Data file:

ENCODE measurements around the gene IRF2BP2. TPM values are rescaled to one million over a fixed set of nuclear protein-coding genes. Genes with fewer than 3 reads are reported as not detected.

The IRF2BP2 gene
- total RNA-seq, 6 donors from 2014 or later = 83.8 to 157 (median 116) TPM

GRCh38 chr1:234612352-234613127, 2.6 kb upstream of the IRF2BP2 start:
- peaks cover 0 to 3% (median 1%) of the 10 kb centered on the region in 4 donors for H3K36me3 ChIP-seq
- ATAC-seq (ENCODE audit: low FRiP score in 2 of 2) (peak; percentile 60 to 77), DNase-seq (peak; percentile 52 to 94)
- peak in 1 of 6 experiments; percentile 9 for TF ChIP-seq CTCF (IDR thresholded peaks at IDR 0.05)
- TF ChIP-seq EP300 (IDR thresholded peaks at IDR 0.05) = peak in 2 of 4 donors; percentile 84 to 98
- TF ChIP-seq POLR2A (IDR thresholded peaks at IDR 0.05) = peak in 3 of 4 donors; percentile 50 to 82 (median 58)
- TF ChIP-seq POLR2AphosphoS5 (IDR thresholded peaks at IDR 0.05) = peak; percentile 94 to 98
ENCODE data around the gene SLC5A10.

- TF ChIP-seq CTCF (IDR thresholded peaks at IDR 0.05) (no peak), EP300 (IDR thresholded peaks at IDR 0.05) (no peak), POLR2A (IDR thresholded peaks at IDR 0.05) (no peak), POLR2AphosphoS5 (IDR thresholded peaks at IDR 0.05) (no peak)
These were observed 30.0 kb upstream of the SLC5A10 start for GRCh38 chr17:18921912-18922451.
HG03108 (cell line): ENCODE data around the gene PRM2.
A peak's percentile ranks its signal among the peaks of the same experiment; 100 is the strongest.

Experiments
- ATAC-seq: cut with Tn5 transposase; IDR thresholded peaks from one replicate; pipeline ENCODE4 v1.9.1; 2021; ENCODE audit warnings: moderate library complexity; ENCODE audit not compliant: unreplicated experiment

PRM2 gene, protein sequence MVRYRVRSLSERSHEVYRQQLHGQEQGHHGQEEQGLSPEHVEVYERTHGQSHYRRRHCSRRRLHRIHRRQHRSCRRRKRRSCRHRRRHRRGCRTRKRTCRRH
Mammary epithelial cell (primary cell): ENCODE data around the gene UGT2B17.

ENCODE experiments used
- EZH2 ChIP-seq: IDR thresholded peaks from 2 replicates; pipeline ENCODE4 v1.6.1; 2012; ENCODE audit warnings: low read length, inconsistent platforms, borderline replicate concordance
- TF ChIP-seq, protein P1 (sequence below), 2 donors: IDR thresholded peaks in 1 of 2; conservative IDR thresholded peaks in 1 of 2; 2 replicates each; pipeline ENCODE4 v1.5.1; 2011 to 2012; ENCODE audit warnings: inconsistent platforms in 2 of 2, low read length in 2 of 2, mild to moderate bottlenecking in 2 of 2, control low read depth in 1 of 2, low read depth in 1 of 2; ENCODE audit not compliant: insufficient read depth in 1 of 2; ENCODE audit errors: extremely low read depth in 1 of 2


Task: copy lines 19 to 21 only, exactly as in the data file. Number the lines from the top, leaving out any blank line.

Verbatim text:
Mammary epithelial cell (primary cell): ENCODE data around the gene UGT2B17.

ENCODE experiments used
- EZH2 ChIP-seq: IDR thresholded peaks from 2 replicates; pipeline ENCODE4 v1.6.1; 2012; ENCODE audit warnings: low read length, inconsistent platforms, borderline replicate concordance